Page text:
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Tag: reuse

Webcast

Content reuse: How do you recognize redundancy? (webcast)

How do you recognize content redundancy? Chris Hill of DCL and Alan Pringle discuss content reuse and share some great insights about managing reuse as part of your content strategy.

“You are going to be reducing your localization costs, because every time you reuse and reduce the amount of source content, you are doing the same exact thing in every language that you’re translating to.”

–Alan Pringle

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Content operations

Content operations (content ops)

Content operations (content ops or ContentOps ) refers to the system your organization uses to develop, deploy, and deliver customer-facing information. Rahel Bailie refers to it as the way that your organization operationalizes your content strategy.

Over at easyDITA, there’s a more aspirational definition, which includes the purpose of good content ops:

Content Operations — ContentOps — is the infrastructure that maximizes your content creators’ efforts and guards against procedural errors by automating as much of the content development process as possible. 

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Podcast Podcast transcript

Reuse in DITA and beyond (podcast)

In episode 60 of The Content Strategy Experts Podcast, Elizabeth Patterson and Gretyl Kinsey discuss content reuse, how it specifically applies to DITA,  and how it can benefit your organization.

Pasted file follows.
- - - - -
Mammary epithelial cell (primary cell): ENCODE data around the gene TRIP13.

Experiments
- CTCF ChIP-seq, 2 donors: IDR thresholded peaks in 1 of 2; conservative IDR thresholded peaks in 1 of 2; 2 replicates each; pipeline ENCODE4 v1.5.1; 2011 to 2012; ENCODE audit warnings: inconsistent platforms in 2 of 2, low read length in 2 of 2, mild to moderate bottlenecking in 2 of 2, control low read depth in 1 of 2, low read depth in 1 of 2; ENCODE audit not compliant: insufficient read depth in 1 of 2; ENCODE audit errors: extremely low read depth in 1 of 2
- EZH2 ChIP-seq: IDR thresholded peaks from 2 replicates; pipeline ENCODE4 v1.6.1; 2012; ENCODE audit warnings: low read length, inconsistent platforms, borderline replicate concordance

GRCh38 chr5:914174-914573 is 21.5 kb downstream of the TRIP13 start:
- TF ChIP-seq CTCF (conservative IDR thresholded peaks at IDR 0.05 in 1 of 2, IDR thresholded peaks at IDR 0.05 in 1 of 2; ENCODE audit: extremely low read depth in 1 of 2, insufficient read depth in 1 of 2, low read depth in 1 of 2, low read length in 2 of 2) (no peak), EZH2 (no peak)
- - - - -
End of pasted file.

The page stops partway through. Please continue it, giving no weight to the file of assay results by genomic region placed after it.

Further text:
“So often we see companies wasting a lot of time copying and pasting. This idea of reuse saves time and money, and then it also helps to maintain that consistency across your organization.”

— Elizabeth Patterson

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DITA White papers

Conditional content in DITA

This post provides an overview of techniques you can use to handle conditional content in DITA. The need for complex conditions is a common reason organizations choose DITA as their content model. As conditional requirements get more complex, the basic Show/Hide functionality offered in many desktop publishing tools is no longer sufficient.

Conditional processing is especially interesting–or maybe problematic—when you combine it with reuse requirements. You identify a piece of content that could be reused except for one small bit that needs to be different in the two reuse scenarios.

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